D.C.-Area Planning Board Slams Hogan Administration Plan for Widening Capital Beltway, I-270
One week after the Maryland Department of Transportation unveiled its plan to add four high-occupancy toll lanes to portions of two Montgomery County highways, top planning officials in the Washington, D.C. region slammed the project in unusually blunt terms.
The leaders of the Maryland-National Capital Park and Planning Commission (M-NCPPC) said the state’s plan to widen parts of the Capital Beltway and Interstate 270 failed to divert enough cars off the road through increased transit.
And they said the project would harm waterways and parkland in the path of the two roads.
The planning agency’s sharply-worded statement, released on Wednesday, signaled the project will likely become the subject of litigation, a local expert said.
“We are extremely disappointed in the state’s ‘preferred alternative’ for adding lanes to these highways while offering nothing to reduce the need for more cars,” said M-NCPPC Chairman Elizabeth M. Hewlett.
“As stewards of the environment and important community assets, we are experienced in crafting sound land use and transportation policies for Montgomery and Prince George’s Counties,” she added. “It’s just indefensible that the state’s proposal ignores our recommendations to use part of the toll revenue to fund transit as part of a strategy to minimize the amount of land ― including parkland ― that will be paved.”
State officials believe much of the project can be done within I-270’s existing walls. What’s unknown is how much land will be needed to build off-ramps to connect toll-lane users with local roads.
As part of a 2019 agreement with Comptroller Peter V.R. Franchot (D), MDOT has agreed to provide revenue from the future variably-priced “managed lanes” to Montgomery County for transit improvements. And the agency pledged last week to beef up bus capacity at the Shady Grove Metrorail Station and expand the Park-and-Ride service at the Westfield Montgomery Mall Transit Center, among other enhancements.
But planners said the project design announced by MDOT last week “does not provide for any allocation of toll revenue for the expansion of transit, such as a Metrorail extension, bus rapid transit or expanded MARC service.”
“Any alternative that does not include substantial support for transit from toll revenue is a non-starter,” said M-NCPPC Vice-Chair Casey Anderson. “For months MDOT has been saying that revenue for transit would be included in the project, but they have yet to make any commitment to actually making it happen. Allowing buses to use the new toll lanes is not going to cut it ― this project needs to get serious about support for transit.”
Gus B. Bauman, a former chairman of the Montgomery County Planning Board and an expert on national environmental law, said the planning commission’s objections to the state’s plan come as no surprise.
“Its objections to the Preferred Alternative mirrors what it has been saying to the State and [U.S. Department of Transportation], first privately and then publicly,” he said.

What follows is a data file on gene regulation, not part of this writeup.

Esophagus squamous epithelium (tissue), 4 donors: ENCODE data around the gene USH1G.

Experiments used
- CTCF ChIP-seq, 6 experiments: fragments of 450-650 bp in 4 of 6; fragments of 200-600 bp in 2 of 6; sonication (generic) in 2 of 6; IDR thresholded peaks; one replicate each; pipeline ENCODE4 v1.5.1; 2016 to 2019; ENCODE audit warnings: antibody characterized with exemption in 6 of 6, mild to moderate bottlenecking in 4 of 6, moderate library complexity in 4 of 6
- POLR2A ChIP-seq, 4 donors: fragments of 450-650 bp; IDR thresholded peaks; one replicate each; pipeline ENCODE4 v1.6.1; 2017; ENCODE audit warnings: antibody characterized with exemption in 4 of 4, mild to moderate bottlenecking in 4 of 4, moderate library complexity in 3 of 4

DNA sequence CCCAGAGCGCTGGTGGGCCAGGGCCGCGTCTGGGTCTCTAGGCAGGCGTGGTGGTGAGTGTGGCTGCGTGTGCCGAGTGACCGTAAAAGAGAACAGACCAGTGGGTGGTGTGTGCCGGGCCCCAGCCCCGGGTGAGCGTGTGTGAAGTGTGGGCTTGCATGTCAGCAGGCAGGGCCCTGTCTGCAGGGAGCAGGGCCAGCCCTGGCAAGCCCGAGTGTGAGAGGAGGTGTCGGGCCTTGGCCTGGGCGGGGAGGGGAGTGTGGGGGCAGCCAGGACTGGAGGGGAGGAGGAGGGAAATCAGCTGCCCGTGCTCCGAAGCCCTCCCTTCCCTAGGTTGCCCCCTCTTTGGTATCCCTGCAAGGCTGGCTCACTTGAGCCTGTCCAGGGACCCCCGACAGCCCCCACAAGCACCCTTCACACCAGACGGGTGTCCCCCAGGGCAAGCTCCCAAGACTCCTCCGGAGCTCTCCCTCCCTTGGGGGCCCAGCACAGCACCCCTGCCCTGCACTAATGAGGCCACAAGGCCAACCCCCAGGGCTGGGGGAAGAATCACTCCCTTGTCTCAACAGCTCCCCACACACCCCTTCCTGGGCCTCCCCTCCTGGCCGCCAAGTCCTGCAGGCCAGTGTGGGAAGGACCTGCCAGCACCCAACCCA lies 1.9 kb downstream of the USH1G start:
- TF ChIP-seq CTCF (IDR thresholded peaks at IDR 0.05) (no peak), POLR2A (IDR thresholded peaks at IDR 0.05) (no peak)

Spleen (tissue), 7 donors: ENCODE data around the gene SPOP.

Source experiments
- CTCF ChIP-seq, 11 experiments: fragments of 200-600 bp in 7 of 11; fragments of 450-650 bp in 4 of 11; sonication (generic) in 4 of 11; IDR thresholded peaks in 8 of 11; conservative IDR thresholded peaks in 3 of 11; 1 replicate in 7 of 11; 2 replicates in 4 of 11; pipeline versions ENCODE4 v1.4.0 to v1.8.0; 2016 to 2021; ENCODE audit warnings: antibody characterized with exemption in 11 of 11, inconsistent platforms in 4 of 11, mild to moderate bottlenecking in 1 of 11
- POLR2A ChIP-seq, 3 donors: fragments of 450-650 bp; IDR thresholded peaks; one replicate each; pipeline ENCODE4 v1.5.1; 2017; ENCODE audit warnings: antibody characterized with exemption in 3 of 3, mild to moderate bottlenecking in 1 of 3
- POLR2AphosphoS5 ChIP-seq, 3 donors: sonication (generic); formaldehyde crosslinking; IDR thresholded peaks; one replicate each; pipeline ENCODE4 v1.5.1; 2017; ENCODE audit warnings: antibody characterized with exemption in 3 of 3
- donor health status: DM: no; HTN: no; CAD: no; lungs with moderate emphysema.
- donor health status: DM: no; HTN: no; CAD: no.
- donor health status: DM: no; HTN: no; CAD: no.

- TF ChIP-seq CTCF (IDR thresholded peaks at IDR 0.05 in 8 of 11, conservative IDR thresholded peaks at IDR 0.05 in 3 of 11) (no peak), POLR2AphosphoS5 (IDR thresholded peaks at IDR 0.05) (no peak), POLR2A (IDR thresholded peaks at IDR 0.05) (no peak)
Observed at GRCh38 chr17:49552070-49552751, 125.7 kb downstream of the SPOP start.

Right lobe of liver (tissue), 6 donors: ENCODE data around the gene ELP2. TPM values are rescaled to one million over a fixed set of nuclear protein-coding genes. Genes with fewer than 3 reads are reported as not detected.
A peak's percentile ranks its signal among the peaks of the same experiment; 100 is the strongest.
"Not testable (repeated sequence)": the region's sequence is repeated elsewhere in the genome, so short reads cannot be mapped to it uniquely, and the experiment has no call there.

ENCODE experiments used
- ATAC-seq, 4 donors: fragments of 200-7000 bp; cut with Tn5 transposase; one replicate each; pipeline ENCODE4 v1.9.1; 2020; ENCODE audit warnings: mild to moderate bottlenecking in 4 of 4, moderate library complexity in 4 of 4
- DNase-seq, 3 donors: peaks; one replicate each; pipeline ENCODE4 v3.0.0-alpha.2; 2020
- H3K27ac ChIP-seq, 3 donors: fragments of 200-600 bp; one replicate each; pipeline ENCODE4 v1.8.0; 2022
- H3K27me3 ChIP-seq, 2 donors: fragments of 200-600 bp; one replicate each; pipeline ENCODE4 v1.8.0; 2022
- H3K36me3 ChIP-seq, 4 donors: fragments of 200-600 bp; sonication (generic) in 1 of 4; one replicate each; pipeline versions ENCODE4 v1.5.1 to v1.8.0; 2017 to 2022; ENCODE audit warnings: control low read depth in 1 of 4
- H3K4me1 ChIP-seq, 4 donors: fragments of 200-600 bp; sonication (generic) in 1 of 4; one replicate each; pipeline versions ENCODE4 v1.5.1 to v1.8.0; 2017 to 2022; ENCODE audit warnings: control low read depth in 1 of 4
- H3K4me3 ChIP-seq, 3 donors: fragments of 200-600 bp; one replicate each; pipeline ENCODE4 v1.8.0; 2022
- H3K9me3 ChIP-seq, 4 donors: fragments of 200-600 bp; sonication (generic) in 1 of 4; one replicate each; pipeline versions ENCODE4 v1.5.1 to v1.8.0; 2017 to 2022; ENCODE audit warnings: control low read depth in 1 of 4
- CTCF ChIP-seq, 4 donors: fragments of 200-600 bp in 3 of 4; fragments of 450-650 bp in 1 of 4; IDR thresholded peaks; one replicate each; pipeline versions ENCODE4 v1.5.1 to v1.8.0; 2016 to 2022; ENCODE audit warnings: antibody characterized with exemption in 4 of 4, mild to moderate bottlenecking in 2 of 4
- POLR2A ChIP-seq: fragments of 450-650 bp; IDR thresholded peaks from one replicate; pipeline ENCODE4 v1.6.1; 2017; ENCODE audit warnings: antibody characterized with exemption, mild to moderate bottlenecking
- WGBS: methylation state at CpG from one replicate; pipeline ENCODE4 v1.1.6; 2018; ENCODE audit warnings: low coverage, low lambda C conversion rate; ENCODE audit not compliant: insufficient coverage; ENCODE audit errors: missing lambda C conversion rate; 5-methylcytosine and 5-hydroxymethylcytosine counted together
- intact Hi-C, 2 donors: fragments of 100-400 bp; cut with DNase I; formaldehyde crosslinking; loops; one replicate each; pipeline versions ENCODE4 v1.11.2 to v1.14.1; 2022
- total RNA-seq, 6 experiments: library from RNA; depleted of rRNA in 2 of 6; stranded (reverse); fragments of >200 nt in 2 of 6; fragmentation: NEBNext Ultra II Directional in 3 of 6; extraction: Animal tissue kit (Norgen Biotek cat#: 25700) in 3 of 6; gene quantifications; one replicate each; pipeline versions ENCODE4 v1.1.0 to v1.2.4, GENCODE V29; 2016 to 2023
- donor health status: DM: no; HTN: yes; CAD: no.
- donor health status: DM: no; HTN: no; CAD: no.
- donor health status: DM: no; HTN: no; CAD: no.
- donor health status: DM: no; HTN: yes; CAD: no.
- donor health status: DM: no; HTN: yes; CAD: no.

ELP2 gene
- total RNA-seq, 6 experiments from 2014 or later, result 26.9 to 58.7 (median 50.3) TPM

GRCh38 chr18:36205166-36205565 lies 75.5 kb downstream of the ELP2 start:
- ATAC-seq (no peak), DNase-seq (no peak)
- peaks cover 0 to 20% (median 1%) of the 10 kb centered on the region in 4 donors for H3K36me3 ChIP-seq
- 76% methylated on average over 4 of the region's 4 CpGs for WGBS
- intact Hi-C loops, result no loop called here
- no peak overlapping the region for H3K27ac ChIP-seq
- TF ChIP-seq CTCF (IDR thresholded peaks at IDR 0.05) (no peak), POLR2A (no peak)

Maryland Transportation Secretary Greg Slater and local planners have agreed to hire a mediator to resolve the many issues that have caused friction between State Highway and the bi-county planning commission, but Bauman said optimism about that effort should be tempered.
“A mediated resolution is certainly possible, but even if M-NCPPC reaches an accommodation with the State and U.S. DOT, given the range of environmental issues and the large number of objecting parties, litigation still appears in the cards,” the former chairman said.
Prior to the COVID-19 pandemic, the Washington, D.C. region had some of the worst commuter traffic in the nation. When he announced his plan to widen I-495 and I-270 three years ago, Gov. Lawrence J. Hogan Jr. (R) said privately-funded “express toll lanes” would get traffic flowing and boost the region’s economy.
But critics have long argued that new lanes will draw more traffic, harming the environment in the process.
“We are in a climate emergency,” Anderson said. “MDOT should not ― and under the law, it cannot ― propose a major highway expansion without seriously considering alternatives with less damaging environmental impacts.”
MDOT has made numerous changes to the project since it was first unveiled to appease critics in Montgomery County. The state has agreed to prioritize the replacement of the American Legion Bridge, a bottleneck for both office-bound and home-bound commuters.
And it has deferred indefinitely the widening of I-495 between the I-270 eastern spur and the Prince George’s County border, a narrow, curvy stretch of road where sound walls are close to homes, Montgomery Blair High School, Holy Cross Hospital and other buildings.
In a recent interview, County Executive Marc B. Elrich (D) praised Slater for being flexible, saying, “It’s definitely improved.”
But tension between the State Highway Administration and local planners has remained.
A 2020 pledge by top transportation officials to try to share key data — including proprietary “origin and destination” data owned by an MDOT consultant — has not borne fruit, M-NCPPC officials have said.
With environmental and homeowner groups virtually certain to try to block the project in court, Bauman said the failure to be more forthcoming could prove problematic.
“There is one thing federal judges in [National Environmental Policy Act] cases do not like, and that is when the agency is hiding the ball,” he said. “Because NEPA is all about full disclosure of relevant information.”